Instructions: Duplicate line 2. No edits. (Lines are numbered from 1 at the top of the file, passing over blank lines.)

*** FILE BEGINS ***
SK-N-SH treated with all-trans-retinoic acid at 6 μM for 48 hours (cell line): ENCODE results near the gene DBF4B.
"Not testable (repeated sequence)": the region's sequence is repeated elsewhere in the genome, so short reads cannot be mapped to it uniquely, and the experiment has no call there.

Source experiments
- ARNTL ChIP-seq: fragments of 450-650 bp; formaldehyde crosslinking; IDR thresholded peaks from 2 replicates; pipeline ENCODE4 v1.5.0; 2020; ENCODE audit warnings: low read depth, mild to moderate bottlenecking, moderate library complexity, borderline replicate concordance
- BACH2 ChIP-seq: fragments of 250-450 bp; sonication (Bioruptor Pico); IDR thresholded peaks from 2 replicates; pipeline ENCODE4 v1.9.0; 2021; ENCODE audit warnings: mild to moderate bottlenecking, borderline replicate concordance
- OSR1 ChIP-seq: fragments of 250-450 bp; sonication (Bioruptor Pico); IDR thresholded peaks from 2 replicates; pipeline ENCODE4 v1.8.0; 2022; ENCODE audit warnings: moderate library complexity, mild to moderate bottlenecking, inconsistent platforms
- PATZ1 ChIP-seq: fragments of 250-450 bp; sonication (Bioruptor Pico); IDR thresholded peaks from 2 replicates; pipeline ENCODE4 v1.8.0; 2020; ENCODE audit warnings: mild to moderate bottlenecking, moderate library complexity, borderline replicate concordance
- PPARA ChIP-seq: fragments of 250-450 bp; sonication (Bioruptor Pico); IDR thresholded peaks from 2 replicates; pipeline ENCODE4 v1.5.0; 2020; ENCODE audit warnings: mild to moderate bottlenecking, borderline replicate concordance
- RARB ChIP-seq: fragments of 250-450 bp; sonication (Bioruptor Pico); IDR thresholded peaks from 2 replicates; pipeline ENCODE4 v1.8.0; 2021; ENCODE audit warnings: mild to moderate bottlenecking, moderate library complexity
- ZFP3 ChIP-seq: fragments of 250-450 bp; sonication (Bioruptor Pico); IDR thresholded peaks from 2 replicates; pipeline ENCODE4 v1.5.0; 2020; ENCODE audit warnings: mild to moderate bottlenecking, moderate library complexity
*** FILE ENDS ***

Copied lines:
"Not testable (repeated sequence)": the region's sequence is repeated elsewhere in the genome, so short reads cannot be mapped to it uniquely, and the experiment has no call there.